Musings on a Monster I was in the Waverly diner reading Las Noticias when I choked on my hamburger.  It happened when I  sucked in my breath at the news that the Juice goes to trial for trying to rough up two memorabilia dealers who dared to serve him with a sliver of karmic payback. In any language, that means pop the popcorn: the mother of all reality shows again has bullied its way into the programming lineup. Who cannot get excited at the prospect of watching in morbid fascination another installment of the train wreck that has become OJ’s life? I mean, really--who has forgotten the exquisite opera of OJ making his getaway in the Ford Bronco with his myrmidon pal, as we all watched the chase, mile by mile? It was like one of those “stupid criminal” videotapes where the thieves crash into the front window of a 7-11 and fail to escape because the front bumper gets caught on a magazine rack.

I remember exactly where I was when the verdict was read. Do you? Those are singular moments, when the country stops and communally experiences a mouth-dropping, head-scratching blow to logic. I was on a Merrill Lynch sales floor, an admittedly all-white one, and the usual quotidian din went mute that afternoon. But after blinking a few times, I couldn’t say I was all that surprised. As a subject that has always compelled me--I minored in African-American history and was locked for years in spirited political & historical debate on every shade of the black experience with historian friends—-the elusiveness of true equality for black Americans, particularly in the justice system, is the one enduring blot on our culture that is assured of periodically erupting from the pressure.

And in a country that has just, in the past year, witnessed the Jena Six, nooses hanging off trucks, two men being dragged to their deaths on ropes from the back of trucks in separate incidents (my grandfather’s uncle suffered the same grisly end at the hands of British soldiers in Ireland) and the illogical ranting of a desperate Michael Richards, we all know the progress of race relations has veered off into a ditch somewhere. How improbable is it for a mostly African-American jury suddenly invested with the power to dispense justice to want to give the system a taste of its own medicine?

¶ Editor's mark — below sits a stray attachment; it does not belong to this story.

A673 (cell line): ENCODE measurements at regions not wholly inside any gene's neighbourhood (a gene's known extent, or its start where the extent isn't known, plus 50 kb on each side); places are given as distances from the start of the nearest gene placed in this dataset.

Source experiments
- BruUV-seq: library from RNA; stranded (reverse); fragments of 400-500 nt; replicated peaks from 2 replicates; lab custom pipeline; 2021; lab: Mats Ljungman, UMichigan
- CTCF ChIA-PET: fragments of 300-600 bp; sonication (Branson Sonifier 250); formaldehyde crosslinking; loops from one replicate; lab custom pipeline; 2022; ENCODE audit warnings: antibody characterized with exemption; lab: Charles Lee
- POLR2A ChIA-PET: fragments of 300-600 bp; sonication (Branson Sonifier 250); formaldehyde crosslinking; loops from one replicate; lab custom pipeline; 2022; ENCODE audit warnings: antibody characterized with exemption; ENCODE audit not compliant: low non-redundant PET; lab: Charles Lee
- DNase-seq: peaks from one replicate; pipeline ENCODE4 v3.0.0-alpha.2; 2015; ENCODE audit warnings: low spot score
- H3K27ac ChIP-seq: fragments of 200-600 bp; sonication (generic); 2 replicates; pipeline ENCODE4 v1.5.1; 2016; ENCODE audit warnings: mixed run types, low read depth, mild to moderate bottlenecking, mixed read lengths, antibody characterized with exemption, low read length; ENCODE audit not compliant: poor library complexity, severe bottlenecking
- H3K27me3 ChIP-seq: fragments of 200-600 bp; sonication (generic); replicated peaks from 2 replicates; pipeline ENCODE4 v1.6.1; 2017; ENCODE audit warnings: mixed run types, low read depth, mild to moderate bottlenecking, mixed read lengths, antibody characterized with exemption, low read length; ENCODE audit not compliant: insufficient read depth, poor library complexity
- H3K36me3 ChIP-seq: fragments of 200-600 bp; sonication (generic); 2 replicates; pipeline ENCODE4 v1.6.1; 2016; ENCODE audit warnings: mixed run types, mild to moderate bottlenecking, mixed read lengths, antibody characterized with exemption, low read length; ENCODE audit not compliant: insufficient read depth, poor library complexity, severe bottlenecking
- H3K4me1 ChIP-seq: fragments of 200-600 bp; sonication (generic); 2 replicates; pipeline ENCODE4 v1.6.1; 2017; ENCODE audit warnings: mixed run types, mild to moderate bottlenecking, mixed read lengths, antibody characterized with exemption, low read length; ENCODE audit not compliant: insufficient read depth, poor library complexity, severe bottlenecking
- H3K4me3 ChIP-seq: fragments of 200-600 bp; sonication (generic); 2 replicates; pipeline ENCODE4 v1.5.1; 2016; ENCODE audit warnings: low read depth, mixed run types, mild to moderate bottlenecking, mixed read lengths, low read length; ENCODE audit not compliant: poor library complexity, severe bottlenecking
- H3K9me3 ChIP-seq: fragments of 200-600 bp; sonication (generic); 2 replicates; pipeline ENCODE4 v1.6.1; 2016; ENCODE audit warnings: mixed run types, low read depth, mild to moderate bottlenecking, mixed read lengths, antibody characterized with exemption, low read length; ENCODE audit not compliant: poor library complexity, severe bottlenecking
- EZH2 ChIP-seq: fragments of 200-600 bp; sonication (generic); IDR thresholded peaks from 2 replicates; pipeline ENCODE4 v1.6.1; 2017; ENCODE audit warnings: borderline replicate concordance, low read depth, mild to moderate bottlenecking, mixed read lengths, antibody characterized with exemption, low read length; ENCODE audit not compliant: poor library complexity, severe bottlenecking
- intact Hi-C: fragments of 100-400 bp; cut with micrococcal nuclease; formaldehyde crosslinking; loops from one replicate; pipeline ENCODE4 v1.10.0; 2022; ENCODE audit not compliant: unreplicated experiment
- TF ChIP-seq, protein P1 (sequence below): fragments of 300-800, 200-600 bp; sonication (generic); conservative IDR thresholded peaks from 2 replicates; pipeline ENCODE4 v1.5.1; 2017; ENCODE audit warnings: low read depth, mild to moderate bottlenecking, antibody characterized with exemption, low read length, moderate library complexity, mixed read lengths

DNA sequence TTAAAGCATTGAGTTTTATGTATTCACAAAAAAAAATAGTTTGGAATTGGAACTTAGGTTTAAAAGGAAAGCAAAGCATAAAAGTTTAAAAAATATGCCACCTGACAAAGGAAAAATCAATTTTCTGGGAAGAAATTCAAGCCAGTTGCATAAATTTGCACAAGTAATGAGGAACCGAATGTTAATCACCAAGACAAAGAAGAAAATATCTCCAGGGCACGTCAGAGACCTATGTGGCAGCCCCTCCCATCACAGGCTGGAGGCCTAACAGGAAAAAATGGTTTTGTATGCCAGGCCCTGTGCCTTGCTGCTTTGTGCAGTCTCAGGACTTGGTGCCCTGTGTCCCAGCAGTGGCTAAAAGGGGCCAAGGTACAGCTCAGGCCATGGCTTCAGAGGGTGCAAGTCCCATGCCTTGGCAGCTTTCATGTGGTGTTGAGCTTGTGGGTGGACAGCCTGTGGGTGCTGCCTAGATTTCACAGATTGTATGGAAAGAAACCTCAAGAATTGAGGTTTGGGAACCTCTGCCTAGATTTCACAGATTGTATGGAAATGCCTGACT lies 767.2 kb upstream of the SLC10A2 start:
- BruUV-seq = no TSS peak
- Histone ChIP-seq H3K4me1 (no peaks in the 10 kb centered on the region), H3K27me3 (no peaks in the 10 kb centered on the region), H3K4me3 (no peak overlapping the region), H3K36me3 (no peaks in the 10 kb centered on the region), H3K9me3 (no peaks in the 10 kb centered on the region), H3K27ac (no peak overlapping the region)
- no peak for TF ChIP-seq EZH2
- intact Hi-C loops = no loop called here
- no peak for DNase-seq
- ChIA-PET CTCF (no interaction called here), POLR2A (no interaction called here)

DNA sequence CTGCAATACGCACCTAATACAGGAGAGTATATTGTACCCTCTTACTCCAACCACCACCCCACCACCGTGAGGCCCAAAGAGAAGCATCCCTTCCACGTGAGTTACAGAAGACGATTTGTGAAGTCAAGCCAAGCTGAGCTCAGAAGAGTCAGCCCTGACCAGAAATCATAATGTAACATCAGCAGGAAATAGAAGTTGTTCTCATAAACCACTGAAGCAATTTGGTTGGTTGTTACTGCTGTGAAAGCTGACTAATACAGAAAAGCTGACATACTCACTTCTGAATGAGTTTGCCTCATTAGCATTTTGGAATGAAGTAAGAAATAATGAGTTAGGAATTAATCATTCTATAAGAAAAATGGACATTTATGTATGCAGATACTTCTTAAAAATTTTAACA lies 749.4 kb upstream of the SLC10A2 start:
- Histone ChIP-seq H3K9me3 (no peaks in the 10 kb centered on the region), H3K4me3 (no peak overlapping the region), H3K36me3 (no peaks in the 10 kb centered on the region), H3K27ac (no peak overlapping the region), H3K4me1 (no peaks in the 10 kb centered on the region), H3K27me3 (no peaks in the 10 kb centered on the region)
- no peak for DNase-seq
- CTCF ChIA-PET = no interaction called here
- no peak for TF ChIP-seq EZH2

I could only wonder about the figure anointed to make the point, teach the lesson. OJ--a man that has never been known for giving back to his own community; who has been regarded since his football days as somewhat of an Uncle Tom; whose prowess on the field doesn’t count as breaking barriers--as professional sports, through which he enriched himself mightily, is the only arena where performance trumps the race card; and who could not articulate his way out of a paper bag,  even if his life depended on it. (Lucky for him, it never did.)

But brutish lug-heads like him lash out instead of think, like when he vivisected the wife he had a history of physically abusing, along with her lover, in front of his home. (I think I can dispense with the word “alleged” here; we all--including the jury that set him free, in their little heart of hearts--know damn well that he did it.)

Any other idiot would thank the universe for the free ticket, grow a beard, and run a hundred million miles in the other direction. Sprinting and hurdling, even, like the football star did in his Hertz Rent-a-Car commercials, suitcase in hand. But like another famously egotistical blowhard (who, luckily can "fire" anyone that disagrees with him), OJ’s own self-perception trumps his awareness of his public persona. So he goes on autograph-signing junkets, speculates publicly about how he would have killed his wife had he done it, tries, along with a couple of gun-wielding accomplices, to strong-arm a couple of men making profit off his dubious image and generally flits around the flame like a moth--that drunken insect that is so easy to swat because it’s so stupid.

But I have supreme confidence in the universal intelligence. It does not necessarily operate on our timetable, or even in the manner in which we would wish it, but one way or the other, evil eventually get served—and with three times more sting. What goes around, comes around. And it will, because OJ didn’t just murder his wife. He killed her and her companion savagely, with visceral intensity, with extreme emotion, calling up energy in a universe that is now imprinted with that ferocity and bloodthirstiness. Those vibes are like a big bulls-eye to the force in the sky. And no matter how fast the Juice sprints, he won’t be able to elude that payback.

AuthorDeirdre Brennan